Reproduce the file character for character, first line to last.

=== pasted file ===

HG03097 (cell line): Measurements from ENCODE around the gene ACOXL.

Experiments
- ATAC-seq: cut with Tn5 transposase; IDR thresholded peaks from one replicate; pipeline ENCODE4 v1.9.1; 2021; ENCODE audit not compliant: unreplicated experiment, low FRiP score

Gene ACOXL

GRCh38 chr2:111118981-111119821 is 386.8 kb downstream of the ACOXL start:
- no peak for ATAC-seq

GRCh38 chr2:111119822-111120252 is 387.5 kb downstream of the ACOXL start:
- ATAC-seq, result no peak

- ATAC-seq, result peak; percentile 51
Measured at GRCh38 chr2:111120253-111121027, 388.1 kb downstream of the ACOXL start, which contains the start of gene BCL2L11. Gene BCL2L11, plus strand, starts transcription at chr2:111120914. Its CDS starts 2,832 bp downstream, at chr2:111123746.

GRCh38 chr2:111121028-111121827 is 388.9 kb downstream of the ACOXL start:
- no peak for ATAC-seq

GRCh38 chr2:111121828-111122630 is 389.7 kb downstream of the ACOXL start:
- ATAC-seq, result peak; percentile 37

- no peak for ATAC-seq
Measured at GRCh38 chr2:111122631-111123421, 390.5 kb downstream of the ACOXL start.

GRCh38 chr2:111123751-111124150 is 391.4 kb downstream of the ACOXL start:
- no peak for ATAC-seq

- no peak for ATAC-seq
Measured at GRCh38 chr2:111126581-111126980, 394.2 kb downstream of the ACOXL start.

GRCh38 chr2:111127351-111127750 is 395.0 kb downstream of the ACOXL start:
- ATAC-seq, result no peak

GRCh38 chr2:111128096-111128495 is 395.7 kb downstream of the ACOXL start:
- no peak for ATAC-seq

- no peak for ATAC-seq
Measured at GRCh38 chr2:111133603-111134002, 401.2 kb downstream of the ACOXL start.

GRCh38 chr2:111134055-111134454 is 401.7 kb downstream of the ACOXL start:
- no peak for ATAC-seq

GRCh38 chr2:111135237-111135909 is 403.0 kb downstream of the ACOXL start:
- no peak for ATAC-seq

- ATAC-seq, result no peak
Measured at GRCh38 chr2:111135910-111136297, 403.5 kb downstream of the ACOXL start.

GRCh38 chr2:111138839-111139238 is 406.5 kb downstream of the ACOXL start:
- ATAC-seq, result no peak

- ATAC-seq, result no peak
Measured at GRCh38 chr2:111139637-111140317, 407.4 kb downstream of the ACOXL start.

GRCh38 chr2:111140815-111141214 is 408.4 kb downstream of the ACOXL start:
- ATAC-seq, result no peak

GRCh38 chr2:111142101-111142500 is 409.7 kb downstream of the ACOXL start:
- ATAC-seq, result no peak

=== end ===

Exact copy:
HG03097 (cell line): Measurements from ENCODE around the gene ACOXL.

Experiments
- ATAC-seq: cut with Tn5 transposase; IDR thresholded peaks from one replicate; pipeline ENCODE4 v1.9.1; 2021; ENCODE audit not compliant: unreplicated experiment, low FRiP score

Gene ACOXL

GRCh38 chr2:111118981-111119821 is 386.8 kb downstream of the ACOXL start:
- no peak for ATAC-seq

GRCh38 chr2:111119822-111120252 is 387.5 kb downstream of the ACOXL start:
- ATAC-seq, result no peak

- ATAC-seq, result peak; percentile 51
Measured at GRCh38 chr2:111120253-111121027, 388.1 kb downstream of the ACOXL start, which contains the start of gene BCL2L11. Gene BCL2L11, plus strand, starts transcription at chr2:111120914. Its CDS starts 2,832 bp downstream, at chr2:111123746.

GRCh38 chr2:111121028-111121827 is 388.9 kb downstream of the ACOXL start:
- no peak for ATAC-seq

GRCh38 chr2:111121828-111122630 is 389.7 kb downstream of the ACOXL start:
- ATAC-seq, result peak; percentile 37

- no peak for ATAC-seq
Measured at GRCh38 chr2:111122631-111123421, 390.5 kb downstream of the ACOXL start.

GRCh38 chr2:111123751-111124150 is 391.4 kb downstream of the ACOXL start:
- no peak for ATAC-seq

- no peak for ATAC-seq
Measured at GRCh38 chr2:111126581-111126980, 394.2 kb downstream of the ACOXL start.

GRCh38 chr2:111127351-111127750 is 395.0 kb downstream of the ACOXL start:
- ATAC-seq, result no peak

GRCh38 chr2:111128096-111128495 is 395.7 kb downstream of the ACOXL start:
- no peak for ATAC-seq

- no peak for ATAC-seq
Measured at GRCh38 chr2:111133603-111134002, 401.2 kb downstream of the ACOXL start.

GRCh38 chr2:111134055-111134454 is 401.7 kb downstream of the ACOXL start:
- no peak for ATAC-seq

GRCh38 chr2:111135237-111135909 is 403.0 kb downstream of the ACOXL start:
- no peak for ATAC-seq

- ATAC-seq, result no peak
Measured at GRCh38 chr2:111135910-111136297, 403.5 kb downstream of the ACOXL start.

GRCh38 chr2:111138839-111139238 is 406.5 kb downstream of the ACOXL start:
- ATAC-seq, result no peak

- ATAC-seq, result no peak
Measured at GRCh38 chr2:111139637-111140317, 407.4 kb downstream of the ACOXL start.

GRCh38 chr2:111140815-111141214 is 408.4 kb downstream of the ACOXL start:
- ATAC-seq, result no peak

GRCh38 chr2:111142101-111142500 is 409.7 kb downstream of the ACOXL start:
- ATAC-seq, result no peak